Summers Expects Plucky Clapton to be a Factor in G1 Breeders’ Cup Classic

There were so many roads RRR Racing’s dual graded stakes-winner Clapton could have travelled following his private purchase this summer with an eye towards the Group 1 Dubai World Cup in March at Meydan Racecourse.

The goal was never to reach Saturday’s Grade 1, $6 million Breeders’ Cup Classic at Santa Anita Park, but a series of strong performances – including a fourth-place finish in the Grade 1 Jockey Club Gold Cup on September 1 at Saratoga Race Course and a last-out win in the Grade 2 Lukas Classic on September 30 at Churchill Downs – convinced New York-based trainer Chad Summers the 1 1/4-mile test is the right spot.

“Our plan was to go to the Dubai World Cup – that’s always been the plan. It’s just been a natural progression for him and we just let him take us here,” Summers said. “When we bought him, we ran him in the Jockey Club Gold Cup and let’s see what we can learn about him. He ran a sneaky good race that day as wide as he was turning for home into the slow fractions.”

The 4-year-old Brethren colt, campaigned through 22 starts by trainer Juan Alvarado for his breeder Arindel Farm, was a half-length winner of the Grade 3 Ghostzapper in April at Gulfstream Park. He was purchased privately by Sheikh Rashid Bin Humaid Al Nuaimi’s RRR Racing out of a runner-up effort in the Grade 2 Suburban in July at Belmont Park and subsequently joined up with Summers at the Spa.

Clapton chased moderate fractions in the Jockey Club Gold Cup and rallied seven-wide from the top of the lane to finish 2 1/4-lengths back of the victorious Bright Future, who nosed out Proxy – and he will face both those runners again on Saturday.

“We had the best closing half-mile that day and we got the best sheet number of anybody,” noted Summers.

Summers had a number of options to consider with Clapton following that effort, including the Grade 1 Awesome Again taken by frontrunning Slow Down Andy at Santa Anita and the Grade 2 Woodward at Belmont at the Big A, which was won by returning Classic contender Zandon.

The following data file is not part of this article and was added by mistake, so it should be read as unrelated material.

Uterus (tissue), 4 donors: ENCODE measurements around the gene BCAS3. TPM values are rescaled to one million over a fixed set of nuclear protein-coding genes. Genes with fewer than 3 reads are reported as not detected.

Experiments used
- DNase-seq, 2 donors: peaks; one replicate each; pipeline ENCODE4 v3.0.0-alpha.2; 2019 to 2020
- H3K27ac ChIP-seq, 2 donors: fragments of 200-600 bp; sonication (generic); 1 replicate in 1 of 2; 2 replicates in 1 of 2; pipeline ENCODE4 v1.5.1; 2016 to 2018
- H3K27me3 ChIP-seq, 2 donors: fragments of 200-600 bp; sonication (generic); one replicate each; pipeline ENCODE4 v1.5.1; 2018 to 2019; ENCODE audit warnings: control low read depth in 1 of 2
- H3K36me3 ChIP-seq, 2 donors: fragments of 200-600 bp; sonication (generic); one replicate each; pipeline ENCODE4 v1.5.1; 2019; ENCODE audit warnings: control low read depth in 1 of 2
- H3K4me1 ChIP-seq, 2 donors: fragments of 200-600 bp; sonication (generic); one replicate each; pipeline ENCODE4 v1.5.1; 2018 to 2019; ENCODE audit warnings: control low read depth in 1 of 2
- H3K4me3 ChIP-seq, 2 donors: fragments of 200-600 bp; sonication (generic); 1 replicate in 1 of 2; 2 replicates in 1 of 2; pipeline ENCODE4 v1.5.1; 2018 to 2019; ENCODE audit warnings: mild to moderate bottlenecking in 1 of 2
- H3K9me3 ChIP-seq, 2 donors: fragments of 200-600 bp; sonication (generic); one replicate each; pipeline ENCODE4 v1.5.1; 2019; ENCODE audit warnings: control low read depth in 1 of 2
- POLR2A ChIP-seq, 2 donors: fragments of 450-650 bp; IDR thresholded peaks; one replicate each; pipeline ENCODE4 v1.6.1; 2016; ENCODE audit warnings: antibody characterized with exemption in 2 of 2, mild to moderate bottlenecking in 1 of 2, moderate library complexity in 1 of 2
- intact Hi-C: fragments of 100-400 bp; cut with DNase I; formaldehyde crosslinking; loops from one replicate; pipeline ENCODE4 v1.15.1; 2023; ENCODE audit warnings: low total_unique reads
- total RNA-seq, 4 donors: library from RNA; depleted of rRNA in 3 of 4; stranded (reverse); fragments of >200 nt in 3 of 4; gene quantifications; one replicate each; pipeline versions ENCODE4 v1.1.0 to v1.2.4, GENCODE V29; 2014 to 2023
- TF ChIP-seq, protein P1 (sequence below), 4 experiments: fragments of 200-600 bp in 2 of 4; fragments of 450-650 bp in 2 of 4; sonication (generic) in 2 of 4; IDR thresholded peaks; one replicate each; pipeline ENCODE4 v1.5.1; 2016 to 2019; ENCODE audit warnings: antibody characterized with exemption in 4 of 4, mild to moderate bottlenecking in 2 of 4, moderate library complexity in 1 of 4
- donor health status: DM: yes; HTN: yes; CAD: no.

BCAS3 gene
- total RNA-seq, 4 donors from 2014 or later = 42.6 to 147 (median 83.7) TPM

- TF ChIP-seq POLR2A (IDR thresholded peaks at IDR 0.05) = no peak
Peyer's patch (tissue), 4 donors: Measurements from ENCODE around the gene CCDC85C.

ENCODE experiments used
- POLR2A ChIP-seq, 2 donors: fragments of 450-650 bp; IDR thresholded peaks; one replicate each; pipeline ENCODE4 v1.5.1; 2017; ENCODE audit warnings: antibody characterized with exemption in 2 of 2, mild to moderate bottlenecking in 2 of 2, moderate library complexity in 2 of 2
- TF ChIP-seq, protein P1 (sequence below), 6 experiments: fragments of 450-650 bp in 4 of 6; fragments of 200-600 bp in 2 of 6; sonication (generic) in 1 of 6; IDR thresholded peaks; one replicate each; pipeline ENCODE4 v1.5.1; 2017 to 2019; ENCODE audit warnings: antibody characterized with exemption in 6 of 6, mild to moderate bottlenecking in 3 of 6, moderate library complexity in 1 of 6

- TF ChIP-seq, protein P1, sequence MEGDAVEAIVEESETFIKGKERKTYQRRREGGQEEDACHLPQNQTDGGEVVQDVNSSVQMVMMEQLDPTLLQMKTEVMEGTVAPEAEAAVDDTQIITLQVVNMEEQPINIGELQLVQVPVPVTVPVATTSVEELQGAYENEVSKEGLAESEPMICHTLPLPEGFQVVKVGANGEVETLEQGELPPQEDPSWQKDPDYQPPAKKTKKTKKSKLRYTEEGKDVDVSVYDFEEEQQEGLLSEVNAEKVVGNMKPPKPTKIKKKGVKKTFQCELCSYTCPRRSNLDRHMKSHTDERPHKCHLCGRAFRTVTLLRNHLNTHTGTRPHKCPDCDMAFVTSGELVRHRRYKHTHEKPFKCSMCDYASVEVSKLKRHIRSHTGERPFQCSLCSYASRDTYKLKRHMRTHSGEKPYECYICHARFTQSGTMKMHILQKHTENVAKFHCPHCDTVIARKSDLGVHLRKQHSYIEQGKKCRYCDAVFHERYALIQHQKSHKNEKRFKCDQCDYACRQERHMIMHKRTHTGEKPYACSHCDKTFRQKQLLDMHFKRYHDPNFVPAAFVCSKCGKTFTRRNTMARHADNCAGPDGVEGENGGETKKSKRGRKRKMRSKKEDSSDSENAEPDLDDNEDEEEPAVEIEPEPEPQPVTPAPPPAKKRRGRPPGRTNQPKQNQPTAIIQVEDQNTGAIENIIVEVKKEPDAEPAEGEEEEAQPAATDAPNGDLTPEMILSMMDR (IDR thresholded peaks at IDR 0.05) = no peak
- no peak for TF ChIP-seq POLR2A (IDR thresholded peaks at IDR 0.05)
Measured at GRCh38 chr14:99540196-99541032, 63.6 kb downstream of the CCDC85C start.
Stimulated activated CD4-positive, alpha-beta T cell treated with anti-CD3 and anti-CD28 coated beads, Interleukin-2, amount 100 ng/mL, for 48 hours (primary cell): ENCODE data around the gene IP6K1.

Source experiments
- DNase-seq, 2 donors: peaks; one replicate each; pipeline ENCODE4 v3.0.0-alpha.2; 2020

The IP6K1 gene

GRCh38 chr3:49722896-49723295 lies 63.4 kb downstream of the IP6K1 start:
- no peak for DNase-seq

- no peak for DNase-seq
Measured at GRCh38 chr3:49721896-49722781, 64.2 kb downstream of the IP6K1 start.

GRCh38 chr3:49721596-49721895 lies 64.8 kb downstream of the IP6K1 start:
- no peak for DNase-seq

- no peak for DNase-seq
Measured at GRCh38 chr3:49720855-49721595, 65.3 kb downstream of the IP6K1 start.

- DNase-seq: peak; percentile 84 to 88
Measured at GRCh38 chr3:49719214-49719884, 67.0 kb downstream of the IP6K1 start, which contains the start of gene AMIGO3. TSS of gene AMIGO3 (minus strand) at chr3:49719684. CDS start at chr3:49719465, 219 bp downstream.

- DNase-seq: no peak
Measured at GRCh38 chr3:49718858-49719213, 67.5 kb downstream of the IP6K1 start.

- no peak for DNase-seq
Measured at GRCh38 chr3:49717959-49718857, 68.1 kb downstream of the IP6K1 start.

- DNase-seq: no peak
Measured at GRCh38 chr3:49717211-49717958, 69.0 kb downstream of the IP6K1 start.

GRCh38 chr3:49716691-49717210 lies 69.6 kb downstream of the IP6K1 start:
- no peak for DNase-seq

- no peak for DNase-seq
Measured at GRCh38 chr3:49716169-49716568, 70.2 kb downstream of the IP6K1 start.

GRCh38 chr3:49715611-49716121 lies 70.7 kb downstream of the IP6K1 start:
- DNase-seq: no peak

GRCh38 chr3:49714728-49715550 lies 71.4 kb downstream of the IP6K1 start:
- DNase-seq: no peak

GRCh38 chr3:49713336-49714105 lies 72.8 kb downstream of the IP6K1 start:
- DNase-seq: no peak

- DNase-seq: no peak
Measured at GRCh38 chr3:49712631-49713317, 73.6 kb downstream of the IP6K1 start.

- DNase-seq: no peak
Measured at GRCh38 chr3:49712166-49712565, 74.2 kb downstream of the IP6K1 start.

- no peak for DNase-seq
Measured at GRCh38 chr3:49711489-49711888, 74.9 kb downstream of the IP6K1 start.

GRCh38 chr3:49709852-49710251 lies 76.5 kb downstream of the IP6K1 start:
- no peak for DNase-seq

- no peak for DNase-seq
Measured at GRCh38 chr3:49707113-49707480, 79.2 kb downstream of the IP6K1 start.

He legged jockey Joel Rosario up on Clapton for a five-eighths breeze in 59.32 on September 15 over Big Sandy and was pleased with the veteran rider’s report.

“I love Joel Rosario and I trust him with my life,” said Summers of his affinity for the rider, who guided his New York-bred hero Mind Your Biscuits to consecutive scores in the 2017-18 Group 1 Dubai Golden Shaheen. “After the breeze, I asked him what he thought and he said, ‘1:01?’”

When Summers told Rosario the horse breezed a bullet, he received a wide-eyed response.

“He said, ‘That’s a serious horse,’” recalled Summers. “That’s what we wanted to hear. It was affirmation. My team does a great job and they were singing the horse’s praises, but to have Joel hop aboard and give us that feedback was important.”

After reviewing the three potential next starts – and lining up riders all three tracks – Summers landed on the nine-furlong Lukas Classic where he hoped a projected hot pace would set up well for the late-running Clapton.

With Cristian Torres up, Clapton tracked 10 lengths back in seventh as Five Star General and Grade 1-winner Americanrevolution dueled through a half-mile in 46.66 seconds. He advanced to sixth after three-quarters in a sharp 1:10.83 and continued to edge closer, traveling six-wide into the lane to be second behind Trademark at the stretch call. Clapton took aim at the leader and dueled gamely to the wire to prevail by a head with one last bid in a final time of 1:48.79.